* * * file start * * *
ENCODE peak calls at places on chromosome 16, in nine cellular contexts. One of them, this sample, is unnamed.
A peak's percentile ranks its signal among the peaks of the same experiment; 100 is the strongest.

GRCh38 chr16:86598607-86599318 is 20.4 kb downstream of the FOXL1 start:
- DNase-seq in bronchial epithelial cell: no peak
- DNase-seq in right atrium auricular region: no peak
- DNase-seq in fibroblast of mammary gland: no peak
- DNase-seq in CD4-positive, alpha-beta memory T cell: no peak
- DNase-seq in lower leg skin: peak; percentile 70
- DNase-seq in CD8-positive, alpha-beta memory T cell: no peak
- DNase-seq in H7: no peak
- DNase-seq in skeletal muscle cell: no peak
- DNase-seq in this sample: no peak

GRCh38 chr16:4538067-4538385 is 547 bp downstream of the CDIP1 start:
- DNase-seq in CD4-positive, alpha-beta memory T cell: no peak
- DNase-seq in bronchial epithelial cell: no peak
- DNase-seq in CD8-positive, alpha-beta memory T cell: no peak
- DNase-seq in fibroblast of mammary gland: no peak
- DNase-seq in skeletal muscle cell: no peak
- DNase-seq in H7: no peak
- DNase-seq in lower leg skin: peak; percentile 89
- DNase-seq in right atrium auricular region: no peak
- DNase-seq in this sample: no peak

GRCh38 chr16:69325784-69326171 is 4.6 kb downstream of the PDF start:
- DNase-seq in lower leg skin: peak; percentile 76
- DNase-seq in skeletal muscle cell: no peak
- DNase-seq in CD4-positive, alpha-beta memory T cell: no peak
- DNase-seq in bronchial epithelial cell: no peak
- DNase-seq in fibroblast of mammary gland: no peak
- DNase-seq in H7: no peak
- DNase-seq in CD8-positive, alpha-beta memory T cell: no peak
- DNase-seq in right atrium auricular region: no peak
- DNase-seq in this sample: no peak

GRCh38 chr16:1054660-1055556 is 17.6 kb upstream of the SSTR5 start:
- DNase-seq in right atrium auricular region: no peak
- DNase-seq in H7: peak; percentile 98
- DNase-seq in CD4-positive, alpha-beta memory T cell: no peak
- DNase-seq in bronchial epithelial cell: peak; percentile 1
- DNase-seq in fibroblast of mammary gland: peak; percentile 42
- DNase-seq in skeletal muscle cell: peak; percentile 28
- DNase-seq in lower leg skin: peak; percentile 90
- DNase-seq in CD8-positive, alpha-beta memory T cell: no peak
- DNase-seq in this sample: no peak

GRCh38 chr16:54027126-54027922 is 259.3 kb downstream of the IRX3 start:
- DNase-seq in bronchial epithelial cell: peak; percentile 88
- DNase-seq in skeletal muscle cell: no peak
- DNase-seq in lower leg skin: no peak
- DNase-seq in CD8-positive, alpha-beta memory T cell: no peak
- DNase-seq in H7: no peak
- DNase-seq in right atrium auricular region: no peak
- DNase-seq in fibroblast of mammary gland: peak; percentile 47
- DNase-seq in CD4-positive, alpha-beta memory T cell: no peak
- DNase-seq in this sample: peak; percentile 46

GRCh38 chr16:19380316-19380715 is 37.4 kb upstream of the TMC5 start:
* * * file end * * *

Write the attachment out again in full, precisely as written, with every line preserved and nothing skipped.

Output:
ENCODE peak calls at places on chromosome 16, in nine cellular contexts. One of them, this sample, is unnamed.
A peak's percentile ranks its signal among the peaks of the same experiment; 100 is the strongest.

GRCh38 chr16:86598607-86599318 is 20.4 kb downstream of the FOXL1 start:
- DNase-seq in bronchial epithelial cell: no peak
- DNase-seq in right atrium auricular region: no peak
- DNase-seq in fibroblast of mammary gland: no peak
- DNase-seq in CD4-positive, alpha-beta memory T cell: no peak
- DNase-seq in lower leg skin: peak; percentile 70
- DNase-seq in CD8-positive, alpha-beta memory T cell: no peak
- DNase-seq in H7: no peak
- DNase-seq in skeletal muscle cell: no peak
- DNase-seq in this sample: no peak

GRCh38 chr16:4538067-4538385 is 547 bp downstream of the CDIP1 start:
- DNase-seq in CD4-positive, alpha-beta memory T cell: no peak
- DNase-seq in bronchial epithelial cell: no peak
- DNase-seq in CD8-positive, alpha-beta memory T cell: no peak
- DNase-seq in fibroblast of mammary gland: no peak
- DNase-seq in skeletal muscle cell: no peak
- DNase-seq in H7: no peak
- DNase-seq in lower leg skin: peak; percentile 89
- DNase-seq in right atrium auricular region: no peak
- DNase-seq in this sample: no peak

GRCh38 chr16:69325784-69326171 is 4.6 kb downstream of the PDF start:
- DNase-seq in lower leg skin: peak; percentile 76
- DNase-seq in skeletal muscle cell: no peak
- DNase-seq in CD4-positive, alpha-beta memory T cell: no peak
- DNase-seq in bronchial epithelial cell: no peak
- DNase-seq in fibroblast of mammary gland: no peak
- DNase-seq in H7: no peak
- DNase-seq in CD8-positive, alpha-beta memory T cell: no peak
- DNase-seq in right atrium auricular region: no peak
- DNase-seq in this sample: no peak

GRCh38 chr16:1054660-1055556 is 17.6 kb upstream of the SSTR5 start:
- DNase-seq in right atrium auricular region: no peak
- DNase-seq in H7: peak; percentile 98
- DNase-seq in CD4-positive, alpha-beta memory T cell: no peak
- DNase-seq in bronchial epithelial cell: peak; percentile 1
- DNase-seq in fibroblast of mammary gland: peak; percentile 42
- DNase-seq in skeletal muscle cell: peak; percentile 28
- DNase-seq in lower leg skin: peak; percentile 90
- DNase-seq in CD8-positive, alpha-beta memory T cell: no peak
- DNase-seq in this sample: no peak

GRCh38 chr16:54027126-54027922 is 259.3 kb downstream of the IRX3 start:
- DNase-seq in bronchial epithelial cell: peak; percentile 88
- DNase-seq in skeletal muscle cell: no peak
- DNase-seq in lower leg skin: no peak
- DNase-seq in CD8-positive, alpha-beta memory T cell: no peak
- DNase-seq in H7: no peak
- DNase-seq in right atrium auricular region: no peak
- DNase-seq in fibroblast of mammary gland: peak; percentile 47
- DNase-seq in CD4-positive, alpha-beta memory T cell: no peak
- DNase-seq in this sample: peak; percentile 46

GRCh38 chr16:19380316-19380715 is 37.4 kb upstream of the TMC5 start: